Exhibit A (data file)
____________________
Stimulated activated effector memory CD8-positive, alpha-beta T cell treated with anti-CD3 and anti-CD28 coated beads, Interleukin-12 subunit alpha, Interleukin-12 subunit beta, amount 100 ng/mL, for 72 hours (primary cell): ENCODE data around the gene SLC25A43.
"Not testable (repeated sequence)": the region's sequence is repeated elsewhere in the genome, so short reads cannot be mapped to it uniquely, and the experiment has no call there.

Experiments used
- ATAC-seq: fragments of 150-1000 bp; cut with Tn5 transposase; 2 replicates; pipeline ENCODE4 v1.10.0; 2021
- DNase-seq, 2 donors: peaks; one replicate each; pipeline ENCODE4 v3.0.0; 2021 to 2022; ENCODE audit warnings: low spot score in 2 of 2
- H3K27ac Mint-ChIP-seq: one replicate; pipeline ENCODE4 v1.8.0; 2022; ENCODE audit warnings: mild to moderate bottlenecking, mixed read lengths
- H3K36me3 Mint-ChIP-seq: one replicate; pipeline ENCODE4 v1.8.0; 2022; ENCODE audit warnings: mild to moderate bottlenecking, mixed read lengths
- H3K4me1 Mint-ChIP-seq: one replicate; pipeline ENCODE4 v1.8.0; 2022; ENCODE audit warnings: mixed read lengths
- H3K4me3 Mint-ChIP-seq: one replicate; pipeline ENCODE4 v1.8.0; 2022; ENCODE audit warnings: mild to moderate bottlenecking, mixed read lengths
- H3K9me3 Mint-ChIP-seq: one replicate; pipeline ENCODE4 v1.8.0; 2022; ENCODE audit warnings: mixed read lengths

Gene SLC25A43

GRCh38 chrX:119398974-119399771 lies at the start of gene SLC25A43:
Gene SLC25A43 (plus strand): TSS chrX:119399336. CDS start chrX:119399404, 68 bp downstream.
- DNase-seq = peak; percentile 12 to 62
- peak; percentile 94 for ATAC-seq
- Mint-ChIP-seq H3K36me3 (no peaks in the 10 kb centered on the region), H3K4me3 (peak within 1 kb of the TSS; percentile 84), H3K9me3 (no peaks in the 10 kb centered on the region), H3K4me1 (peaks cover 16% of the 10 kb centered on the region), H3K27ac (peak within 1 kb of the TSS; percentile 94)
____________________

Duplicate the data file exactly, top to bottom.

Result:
Stimulated activated effector memory CD8-positive, alpha-beta T cell treated with anti-CD3 and anti-CD28 coated beads, Interleukin-12 subunit alpha, Interleukin-12 subunit beta, amount 100 ng/mL, for 72 hours (primary cell): ENCODE data around the gene SLC25A43.
"Not testable (repeated sequence)": the region's sequence is repeated elsewhere in the genome, so short reads cannot be mapped to it uniquely, and the experiment has no call there.

Experiments used
- ATAC-seq: fragments of 150-1000 bp; cut with Tn5 transposase; 2 replicates; pipeline ENCODE4 v1.10.0; 2021
- DNase-seq, 2 donors: peaks; one replicate each; pipeline ENCODE4 v3.0.0; 2021 to 2022; ENCODE audit warnings: low spot score in 2 of 2
- H3K27ac Mint-ChIP-seq: one replicate; pipeline ENCODE4 v1.8.0; 2022; ENCODE audit warnings: mild to moderate bottlenecking, mixed read lengths
- H3K36me3 Mint-ChIP-seq: one replicate; pipeline ENCODE4 v1.8.0; 2022; ENCODE audit warnings: mild to moderate bottlenecking, mixed read lengths
- H3K4me1 Mint-ChIP-seq: one replicate; pipeline ENCODE4 v1.8.0; 2022; ENCODE audit warnings: mixed read lengths
- H3K4me3 Mint-ChIP-seq: one replicate; pipeline ENCODE4 v1.8.0; 2022; ENCODE audit warnings: mild to moderate bottlenecking, mixed read lengths
- H3K9me3 Mint-ChIP-seq: one replicate; pipeline ENCODE4 v1.8.0; 2022; ENCODE audit warnings: mixed read lengths

Gene SLC25A43

GRCh38 chrX:119398974-119399771 lies at the start of gene SLC25A43:
Gene SLC25A43 (plus strand): TSS chrX:119399336. CDS start chrX:119399404, 68 bp downstream.
- DNase-seq = peak; percentile 12 to 62
- peak; percentile 94 for ATAC-seq
- Mint-ChIP-seq H3K36me3 (no peaks in the 10 kb centered on the region), H3K4me3 (peak within 1 kb of the TSS; percentile 84), H3K9me3 (no peaks in the 10 kb centered on the region), H3K4me1 (peaks cover 16% of the 10 kb centered on the region), H3K27ac (peak within 1 kb of the TSS; percentile 94)